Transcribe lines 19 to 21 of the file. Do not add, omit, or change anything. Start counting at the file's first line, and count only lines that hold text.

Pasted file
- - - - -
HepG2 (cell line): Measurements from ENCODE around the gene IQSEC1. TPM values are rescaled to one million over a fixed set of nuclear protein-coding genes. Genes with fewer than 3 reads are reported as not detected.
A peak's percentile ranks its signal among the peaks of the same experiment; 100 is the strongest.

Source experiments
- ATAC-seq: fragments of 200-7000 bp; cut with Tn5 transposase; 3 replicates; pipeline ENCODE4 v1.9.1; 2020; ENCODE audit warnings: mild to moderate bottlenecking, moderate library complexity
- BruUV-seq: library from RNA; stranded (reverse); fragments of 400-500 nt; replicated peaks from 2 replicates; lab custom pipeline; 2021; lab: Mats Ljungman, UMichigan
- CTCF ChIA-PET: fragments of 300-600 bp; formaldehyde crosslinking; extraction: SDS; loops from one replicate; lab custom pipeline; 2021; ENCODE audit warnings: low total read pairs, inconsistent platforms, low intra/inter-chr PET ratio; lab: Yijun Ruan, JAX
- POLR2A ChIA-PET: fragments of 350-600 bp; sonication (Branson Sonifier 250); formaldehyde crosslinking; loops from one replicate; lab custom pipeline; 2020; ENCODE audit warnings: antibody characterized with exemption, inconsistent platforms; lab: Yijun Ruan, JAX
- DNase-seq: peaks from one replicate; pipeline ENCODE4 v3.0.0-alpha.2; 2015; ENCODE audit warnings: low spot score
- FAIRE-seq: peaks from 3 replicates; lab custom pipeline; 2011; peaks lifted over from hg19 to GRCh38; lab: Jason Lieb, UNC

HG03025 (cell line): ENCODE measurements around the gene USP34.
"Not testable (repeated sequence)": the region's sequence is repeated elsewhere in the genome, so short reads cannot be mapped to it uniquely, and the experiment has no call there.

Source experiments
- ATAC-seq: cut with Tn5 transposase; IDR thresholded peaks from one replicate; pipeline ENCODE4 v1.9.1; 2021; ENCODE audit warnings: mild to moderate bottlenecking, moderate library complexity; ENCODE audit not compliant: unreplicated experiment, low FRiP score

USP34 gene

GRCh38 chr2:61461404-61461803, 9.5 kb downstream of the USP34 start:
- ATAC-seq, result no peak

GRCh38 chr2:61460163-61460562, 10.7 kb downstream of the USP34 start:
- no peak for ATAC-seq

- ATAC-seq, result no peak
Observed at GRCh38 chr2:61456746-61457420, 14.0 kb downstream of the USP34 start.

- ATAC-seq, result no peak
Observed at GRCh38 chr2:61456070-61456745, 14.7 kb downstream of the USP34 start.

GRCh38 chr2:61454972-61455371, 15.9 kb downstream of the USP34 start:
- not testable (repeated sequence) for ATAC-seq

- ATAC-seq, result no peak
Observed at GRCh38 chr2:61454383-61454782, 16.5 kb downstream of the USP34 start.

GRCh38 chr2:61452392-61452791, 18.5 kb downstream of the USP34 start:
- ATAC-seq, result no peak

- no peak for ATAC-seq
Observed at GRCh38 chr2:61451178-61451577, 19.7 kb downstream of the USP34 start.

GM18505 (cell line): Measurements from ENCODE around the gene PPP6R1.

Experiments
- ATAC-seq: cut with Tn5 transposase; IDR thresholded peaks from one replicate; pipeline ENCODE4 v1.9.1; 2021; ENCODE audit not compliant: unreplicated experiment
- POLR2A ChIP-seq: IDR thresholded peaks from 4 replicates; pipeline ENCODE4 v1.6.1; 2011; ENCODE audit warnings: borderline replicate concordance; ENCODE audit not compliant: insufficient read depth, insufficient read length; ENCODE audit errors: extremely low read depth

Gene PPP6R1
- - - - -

- ATAC-seq, result no peak
Observed at GRCh38 chr2:61456746-61457420, 14.0 kb downstream of the USP34 start.

- ATAC-seq, result no peak